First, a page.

“Bolą mnie nogi,” was L’s chorus. Aching legs was something to expect: after all, taking a little, semi-city girl for a walk in the mountains is no walk in the park, if one will excuse the obvious pun/cliché. Especially when she’s the kind of girl that wants to climb every obstacle she encounters.
A beautiful morning with no other plans, though, called for an introduction to the Tatra Mountains.
We set out with two rolls, a container of strawberries, and a bottle of apple juice. And a plan: walk as far as we can up Dolina Kościeliska (Kościeliska Valley). With a prognosis of rain only a couple of hours away, I wasn’t terribly optimistic, but even a twenty-minute walk would have been worth it.
The two rolls lasted only a few minutes.
“Can I something to eat?” the Girl asked shortly after we started walking. Immediately after finishing the first roll — obviously not even pausing for pictures — she asked for a second. The strawberries lasted through the first two breaks.
Surprisingly, and proudly, the complaining about the legs didn’t happen until we’d almost reached the point at which we actually turned around: a small chapel situated between two large pines. Up to that point, it was all fun and smiles. Horse-drawn carts traveled up and down the road, and the Girl only expressed regret that we weren’t travelling in more style.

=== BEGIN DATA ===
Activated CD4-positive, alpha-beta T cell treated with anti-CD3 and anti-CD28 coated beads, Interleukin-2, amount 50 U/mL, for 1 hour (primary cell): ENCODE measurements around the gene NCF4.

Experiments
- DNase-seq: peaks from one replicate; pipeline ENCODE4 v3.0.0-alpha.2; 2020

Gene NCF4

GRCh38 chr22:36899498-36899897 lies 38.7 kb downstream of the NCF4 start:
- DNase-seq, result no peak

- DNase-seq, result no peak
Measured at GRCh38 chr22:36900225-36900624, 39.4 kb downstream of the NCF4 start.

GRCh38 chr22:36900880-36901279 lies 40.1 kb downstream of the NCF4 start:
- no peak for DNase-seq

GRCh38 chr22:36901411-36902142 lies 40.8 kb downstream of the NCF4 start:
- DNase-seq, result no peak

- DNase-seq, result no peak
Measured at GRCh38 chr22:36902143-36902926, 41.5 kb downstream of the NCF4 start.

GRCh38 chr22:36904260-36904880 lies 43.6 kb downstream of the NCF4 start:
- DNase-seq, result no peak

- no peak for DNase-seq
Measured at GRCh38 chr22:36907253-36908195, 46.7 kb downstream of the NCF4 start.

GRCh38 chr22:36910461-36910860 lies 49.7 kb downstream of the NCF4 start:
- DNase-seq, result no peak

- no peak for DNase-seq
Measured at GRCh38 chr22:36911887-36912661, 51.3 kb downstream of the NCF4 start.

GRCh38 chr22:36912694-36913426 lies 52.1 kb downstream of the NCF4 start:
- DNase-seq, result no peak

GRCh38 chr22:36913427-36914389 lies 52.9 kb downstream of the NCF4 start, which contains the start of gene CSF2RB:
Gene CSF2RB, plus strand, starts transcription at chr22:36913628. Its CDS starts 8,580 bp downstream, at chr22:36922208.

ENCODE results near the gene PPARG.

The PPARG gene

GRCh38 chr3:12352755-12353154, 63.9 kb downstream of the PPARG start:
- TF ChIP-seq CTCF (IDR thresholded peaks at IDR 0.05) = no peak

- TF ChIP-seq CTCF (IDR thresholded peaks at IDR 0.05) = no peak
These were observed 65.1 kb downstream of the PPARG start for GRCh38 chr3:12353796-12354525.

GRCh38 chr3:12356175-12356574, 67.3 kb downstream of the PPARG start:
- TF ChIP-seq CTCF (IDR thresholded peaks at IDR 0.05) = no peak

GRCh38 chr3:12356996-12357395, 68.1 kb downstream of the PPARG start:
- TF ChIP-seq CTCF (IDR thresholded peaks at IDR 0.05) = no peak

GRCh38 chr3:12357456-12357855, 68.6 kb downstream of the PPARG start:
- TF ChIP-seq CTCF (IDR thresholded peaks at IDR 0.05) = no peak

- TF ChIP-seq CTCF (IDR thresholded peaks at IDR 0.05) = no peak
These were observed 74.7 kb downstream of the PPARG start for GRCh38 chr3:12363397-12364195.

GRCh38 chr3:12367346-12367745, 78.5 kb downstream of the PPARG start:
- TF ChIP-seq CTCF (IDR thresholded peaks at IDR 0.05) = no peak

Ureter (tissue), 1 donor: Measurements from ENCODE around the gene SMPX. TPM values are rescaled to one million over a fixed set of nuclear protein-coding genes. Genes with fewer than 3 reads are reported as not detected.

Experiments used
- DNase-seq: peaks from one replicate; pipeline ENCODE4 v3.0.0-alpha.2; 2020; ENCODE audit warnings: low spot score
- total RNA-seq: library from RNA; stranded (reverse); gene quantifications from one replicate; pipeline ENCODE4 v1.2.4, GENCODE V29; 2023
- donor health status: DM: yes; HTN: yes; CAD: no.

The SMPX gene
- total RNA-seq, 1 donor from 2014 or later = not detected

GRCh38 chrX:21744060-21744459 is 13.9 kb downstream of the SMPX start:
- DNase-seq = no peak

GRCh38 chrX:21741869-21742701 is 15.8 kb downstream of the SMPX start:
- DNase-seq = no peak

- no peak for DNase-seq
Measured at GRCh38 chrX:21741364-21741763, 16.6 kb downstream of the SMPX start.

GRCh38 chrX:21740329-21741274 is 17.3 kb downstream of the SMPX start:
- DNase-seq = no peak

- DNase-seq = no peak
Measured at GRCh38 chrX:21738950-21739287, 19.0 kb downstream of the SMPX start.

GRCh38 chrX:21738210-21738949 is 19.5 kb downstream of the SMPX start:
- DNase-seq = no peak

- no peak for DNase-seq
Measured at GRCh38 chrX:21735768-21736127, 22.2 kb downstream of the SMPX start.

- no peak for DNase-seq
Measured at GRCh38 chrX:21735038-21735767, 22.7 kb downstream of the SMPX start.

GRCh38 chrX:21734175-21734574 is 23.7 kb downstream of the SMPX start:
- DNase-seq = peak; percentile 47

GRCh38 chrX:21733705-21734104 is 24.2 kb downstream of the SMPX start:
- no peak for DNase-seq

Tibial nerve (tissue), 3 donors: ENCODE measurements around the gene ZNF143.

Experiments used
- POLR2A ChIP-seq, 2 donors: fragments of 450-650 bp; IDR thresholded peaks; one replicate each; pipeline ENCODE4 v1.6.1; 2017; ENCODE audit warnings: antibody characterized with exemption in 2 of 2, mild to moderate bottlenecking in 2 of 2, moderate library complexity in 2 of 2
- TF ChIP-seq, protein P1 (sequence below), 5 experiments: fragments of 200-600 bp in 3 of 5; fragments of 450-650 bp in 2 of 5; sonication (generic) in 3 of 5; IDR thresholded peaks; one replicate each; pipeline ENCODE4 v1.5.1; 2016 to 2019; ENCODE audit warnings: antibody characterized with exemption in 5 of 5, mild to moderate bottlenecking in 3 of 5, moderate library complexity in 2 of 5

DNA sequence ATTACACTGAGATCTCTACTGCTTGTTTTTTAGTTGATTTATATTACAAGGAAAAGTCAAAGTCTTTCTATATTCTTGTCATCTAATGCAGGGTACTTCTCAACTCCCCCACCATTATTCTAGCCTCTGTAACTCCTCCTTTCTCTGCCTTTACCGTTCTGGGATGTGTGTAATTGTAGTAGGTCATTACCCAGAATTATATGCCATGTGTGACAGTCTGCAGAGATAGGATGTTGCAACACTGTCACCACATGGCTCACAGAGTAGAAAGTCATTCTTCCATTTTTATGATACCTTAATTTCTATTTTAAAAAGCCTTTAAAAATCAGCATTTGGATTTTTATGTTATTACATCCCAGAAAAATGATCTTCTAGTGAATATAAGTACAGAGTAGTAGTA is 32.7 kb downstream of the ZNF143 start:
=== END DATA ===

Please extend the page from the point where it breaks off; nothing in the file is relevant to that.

It seems to me that a three-and-a-half-year-old stomping her way up a small incline toward an unknown reward is style enough. Still, the Polish idea of recreation is different from the American idea, and the Girl wasn’t the only, or even the youngest, child heading up the valley. In fact, it was from another three-foot sojourner that the Girl got the idea of aching legs.
“Bolą mnie nogi,” a young girl said as she passed us with her father. Shortly thereafter, L declared, “Bolą mnie nogi.” Coincidence? Definitely. At the same time, certainly true, considering how far she’d already walked.
We took a break at a small chapel, and while L polished off the strawberries, I snapped a few pictures and glanced at the sky. The wall of gray that characterized the Polish sky during most of my years in the country was bearing down on us. Literally a wall: sunny, blue sky on one side, solid gray sky on the other. Behind, the sky was an ominous dark gray that strongly hinted at rain. It was two hours later than forecasted, and for that I was thankful.
And so was the Girl.
“You want to head back now?” I asked rhetorically.
She slammed down the lid to the container and declared, “Tak!”
This post is part of the thread: Polska 2010 – an ongoing story on this site. View the thread timeline for more context on this post.